The program is a combination of new and archival footage; the new stuff looks great, the older stuff, not so much, although this is understandable, considering aging film stock and interviews captured on 1970s-era video. Overall, it's very satisfactory. Presented in 1.78:1 anamorphic widescreen.
The soundtrack is offered only in Dolby stereo, which sounds great - but it seems a bit of a letdown. (Why hear someone chatter on about the quadraphonic sound, when we could listen to an example of it instead?) Still, for what it is, it works. Optional English, Spanish, and French subtitles are provided.
...or "Bonum," as they're called on this disc.
The "Bonus Video" collection tosses up some 45 minutes of expanded/deleted scenes and classic live performances. These include: lengthy sit-downs with Dweezil at the mixing board, further analyzing "Dirty Love," "Nanook Rubs It," and "Dinah Moe Humm;" a 1973 performance of "Montana;" the 1976 "Saturday Night Live" performance of "I'm the Slime;" the 2006 Zappa Plays Zappa take on "Camarillo Brillo;" an extra snippet of Underwood discussing the glory days; and a lengthy trip into "The Vault," where all of Zappa's recordings (from 1955 originals to modern digital backups, from audio to video) are kept. All this "Bonum" compliments the feature presentation very well, adding a much needed pinch of extra information and appreciation. (Note: this is all presented in anamorphic widescreen. The older footage - namely the "SNL" bit - has obviously been reformatted, although you can't really tell at all. Huh.)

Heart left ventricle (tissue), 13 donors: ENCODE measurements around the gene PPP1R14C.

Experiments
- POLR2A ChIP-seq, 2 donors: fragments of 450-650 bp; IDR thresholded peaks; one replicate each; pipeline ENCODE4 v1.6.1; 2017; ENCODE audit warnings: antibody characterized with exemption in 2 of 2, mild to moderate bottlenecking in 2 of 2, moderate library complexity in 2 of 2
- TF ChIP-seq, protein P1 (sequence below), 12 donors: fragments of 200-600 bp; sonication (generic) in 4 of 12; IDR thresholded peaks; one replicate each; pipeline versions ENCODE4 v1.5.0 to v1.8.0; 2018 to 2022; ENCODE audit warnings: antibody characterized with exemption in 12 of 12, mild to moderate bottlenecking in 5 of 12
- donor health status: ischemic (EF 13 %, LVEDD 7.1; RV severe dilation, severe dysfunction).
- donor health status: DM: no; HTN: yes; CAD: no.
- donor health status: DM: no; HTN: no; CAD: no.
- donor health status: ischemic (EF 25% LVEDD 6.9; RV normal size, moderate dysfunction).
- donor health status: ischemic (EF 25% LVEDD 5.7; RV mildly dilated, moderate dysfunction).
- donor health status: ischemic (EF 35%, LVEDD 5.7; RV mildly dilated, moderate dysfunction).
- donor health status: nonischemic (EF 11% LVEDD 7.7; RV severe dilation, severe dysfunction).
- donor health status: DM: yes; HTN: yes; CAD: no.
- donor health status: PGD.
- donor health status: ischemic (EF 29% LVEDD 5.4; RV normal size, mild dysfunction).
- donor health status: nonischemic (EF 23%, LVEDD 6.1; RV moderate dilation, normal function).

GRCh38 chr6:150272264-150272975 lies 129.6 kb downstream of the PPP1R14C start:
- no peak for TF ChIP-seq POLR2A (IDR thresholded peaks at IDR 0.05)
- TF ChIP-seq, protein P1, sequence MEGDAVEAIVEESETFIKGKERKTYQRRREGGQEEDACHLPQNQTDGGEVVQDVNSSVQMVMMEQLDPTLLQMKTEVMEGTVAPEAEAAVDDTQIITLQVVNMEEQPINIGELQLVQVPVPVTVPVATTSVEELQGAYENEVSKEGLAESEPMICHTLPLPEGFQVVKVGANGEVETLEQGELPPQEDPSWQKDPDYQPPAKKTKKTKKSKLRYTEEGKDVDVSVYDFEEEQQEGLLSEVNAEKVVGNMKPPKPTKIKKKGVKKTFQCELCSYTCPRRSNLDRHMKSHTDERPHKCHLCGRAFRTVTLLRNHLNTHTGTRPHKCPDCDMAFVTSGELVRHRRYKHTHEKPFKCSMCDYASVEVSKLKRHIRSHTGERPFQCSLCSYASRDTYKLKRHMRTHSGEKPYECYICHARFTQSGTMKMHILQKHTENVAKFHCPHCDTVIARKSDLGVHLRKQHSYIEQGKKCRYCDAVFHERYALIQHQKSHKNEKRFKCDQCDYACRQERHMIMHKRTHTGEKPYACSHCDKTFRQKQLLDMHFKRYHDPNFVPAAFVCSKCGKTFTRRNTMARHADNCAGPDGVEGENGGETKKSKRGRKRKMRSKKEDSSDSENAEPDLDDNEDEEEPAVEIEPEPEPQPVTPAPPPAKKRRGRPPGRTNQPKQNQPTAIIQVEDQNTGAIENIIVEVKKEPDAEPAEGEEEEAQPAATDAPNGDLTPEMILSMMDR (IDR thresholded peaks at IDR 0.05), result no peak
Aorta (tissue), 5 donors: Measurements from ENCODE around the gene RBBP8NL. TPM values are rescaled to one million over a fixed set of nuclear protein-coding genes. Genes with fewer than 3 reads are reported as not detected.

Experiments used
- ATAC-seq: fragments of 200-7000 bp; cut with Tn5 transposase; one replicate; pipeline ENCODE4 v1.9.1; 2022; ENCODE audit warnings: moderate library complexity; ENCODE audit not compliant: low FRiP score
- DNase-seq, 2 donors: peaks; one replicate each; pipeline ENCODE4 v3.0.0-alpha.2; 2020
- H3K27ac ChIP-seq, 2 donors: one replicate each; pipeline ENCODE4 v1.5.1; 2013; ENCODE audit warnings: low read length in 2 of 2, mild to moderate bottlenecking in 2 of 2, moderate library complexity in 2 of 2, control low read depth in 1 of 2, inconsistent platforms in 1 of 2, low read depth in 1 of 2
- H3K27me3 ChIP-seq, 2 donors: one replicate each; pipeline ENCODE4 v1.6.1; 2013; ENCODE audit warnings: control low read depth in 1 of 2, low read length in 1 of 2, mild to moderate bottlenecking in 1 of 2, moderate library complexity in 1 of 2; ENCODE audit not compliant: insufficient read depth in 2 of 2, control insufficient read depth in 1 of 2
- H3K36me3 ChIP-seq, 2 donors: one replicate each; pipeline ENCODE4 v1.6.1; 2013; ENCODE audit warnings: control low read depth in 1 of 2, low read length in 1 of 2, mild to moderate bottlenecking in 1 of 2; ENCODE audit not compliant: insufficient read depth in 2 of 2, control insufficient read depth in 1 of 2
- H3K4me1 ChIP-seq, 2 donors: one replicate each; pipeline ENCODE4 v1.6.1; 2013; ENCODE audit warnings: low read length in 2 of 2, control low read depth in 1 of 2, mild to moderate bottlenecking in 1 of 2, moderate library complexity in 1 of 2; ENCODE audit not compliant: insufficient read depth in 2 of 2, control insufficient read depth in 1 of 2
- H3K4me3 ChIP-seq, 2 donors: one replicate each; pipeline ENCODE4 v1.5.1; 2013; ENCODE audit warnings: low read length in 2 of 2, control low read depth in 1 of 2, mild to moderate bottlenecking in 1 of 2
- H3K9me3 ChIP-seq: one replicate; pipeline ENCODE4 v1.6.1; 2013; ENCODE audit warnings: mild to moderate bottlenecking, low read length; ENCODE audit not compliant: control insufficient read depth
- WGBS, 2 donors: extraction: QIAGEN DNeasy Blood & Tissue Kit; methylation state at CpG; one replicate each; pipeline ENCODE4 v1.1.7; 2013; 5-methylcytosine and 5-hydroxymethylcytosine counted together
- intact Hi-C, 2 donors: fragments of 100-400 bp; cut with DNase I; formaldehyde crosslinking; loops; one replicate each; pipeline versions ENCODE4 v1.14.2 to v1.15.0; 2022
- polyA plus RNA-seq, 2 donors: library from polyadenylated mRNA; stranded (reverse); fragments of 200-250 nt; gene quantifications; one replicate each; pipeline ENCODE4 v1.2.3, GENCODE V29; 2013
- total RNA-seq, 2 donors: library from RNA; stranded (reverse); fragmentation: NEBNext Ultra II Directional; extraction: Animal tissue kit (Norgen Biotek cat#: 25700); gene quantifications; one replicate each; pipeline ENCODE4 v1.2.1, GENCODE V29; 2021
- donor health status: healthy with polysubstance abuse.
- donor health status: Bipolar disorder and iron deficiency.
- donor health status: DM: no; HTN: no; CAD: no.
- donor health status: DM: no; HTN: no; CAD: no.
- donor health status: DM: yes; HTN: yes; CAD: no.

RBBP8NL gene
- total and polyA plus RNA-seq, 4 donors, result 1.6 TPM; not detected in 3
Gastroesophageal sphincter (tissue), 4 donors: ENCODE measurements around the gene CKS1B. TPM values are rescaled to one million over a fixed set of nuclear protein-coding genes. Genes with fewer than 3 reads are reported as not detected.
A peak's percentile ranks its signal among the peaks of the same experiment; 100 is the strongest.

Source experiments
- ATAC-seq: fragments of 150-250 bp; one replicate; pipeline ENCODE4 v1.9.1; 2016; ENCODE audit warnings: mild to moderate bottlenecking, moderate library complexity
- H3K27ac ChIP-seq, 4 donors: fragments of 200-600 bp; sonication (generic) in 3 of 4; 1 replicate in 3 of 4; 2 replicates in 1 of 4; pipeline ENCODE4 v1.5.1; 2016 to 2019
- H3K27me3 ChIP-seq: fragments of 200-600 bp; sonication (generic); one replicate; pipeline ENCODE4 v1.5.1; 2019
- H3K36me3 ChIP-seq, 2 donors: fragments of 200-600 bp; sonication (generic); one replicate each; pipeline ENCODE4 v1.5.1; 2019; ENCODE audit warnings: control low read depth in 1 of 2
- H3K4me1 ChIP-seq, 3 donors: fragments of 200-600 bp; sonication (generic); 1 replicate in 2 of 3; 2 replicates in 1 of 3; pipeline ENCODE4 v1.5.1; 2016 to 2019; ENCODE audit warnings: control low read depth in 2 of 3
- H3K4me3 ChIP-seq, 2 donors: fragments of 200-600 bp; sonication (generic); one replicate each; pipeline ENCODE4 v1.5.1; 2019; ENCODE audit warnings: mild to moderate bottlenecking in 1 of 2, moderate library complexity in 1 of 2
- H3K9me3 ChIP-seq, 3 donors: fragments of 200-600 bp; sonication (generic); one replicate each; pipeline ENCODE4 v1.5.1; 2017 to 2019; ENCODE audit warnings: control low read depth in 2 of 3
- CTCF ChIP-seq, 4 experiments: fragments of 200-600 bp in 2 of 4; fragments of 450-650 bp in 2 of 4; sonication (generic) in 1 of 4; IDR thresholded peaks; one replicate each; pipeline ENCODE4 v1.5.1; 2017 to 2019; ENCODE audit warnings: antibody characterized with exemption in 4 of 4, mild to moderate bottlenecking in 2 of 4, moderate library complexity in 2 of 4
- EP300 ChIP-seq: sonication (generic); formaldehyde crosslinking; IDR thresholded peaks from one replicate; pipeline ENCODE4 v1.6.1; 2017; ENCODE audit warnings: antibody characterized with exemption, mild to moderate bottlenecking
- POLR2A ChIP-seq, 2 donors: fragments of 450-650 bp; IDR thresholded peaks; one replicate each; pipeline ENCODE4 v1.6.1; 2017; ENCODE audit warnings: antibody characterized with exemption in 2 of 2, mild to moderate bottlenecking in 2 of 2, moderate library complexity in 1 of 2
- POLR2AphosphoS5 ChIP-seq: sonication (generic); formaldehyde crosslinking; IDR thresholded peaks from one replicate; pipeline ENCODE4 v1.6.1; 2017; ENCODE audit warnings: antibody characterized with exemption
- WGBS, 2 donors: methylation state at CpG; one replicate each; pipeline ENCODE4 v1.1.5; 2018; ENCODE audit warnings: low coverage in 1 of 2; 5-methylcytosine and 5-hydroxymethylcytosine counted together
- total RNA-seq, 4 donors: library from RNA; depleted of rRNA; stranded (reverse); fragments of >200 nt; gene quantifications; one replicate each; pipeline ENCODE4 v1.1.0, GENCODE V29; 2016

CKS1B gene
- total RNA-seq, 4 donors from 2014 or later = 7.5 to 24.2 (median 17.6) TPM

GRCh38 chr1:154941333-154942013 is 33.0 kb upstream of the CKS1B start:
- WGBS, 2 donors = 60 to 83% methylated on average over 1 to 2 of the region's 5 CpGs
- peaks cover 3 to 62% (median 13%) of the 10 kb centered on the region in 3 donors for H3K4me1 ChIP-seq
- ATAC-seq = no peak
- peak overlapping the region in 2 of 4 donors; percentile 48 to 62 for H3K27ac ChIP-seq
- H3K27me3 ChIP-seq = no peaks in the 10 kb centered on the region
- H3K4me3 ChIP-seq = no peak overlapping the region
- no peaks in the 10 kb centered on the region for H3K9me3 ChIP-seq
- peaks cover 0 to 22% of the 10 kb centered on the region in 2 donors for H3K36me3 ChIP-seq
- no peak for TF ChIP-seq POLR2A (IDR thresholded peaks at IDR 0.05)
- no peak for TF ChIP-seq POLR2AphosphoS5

A discography is simply a series of pages showing Zappa's album covers over the years. No track listings are included.
A page promising DVD-ROM material instead tells you that if you put the disc in your computer, it will take you directly to Zappa.com. Or you could just type in "Zappa.com" into your web browser. Or you could just click here.
This episode may be raisin' it up, but it doesn't quite waxen it down. I'll still call it Recommended to Zappa fans, who will enjoy watching the classic concert footage over and over, and to newcomers curious to learn what made the man tick.
* Eagle-eyed reader Felix Martinez catches my error in calling the guy "unnamed," writing: "The engineer is vaultmaster Joe Travers, who was in fact introduced and an important participant of the docu (especially in the bonus features)." I'm sorry, Mr. Travers, for somehow overlooking your introduction, and thanks to Felix for spotting my goof!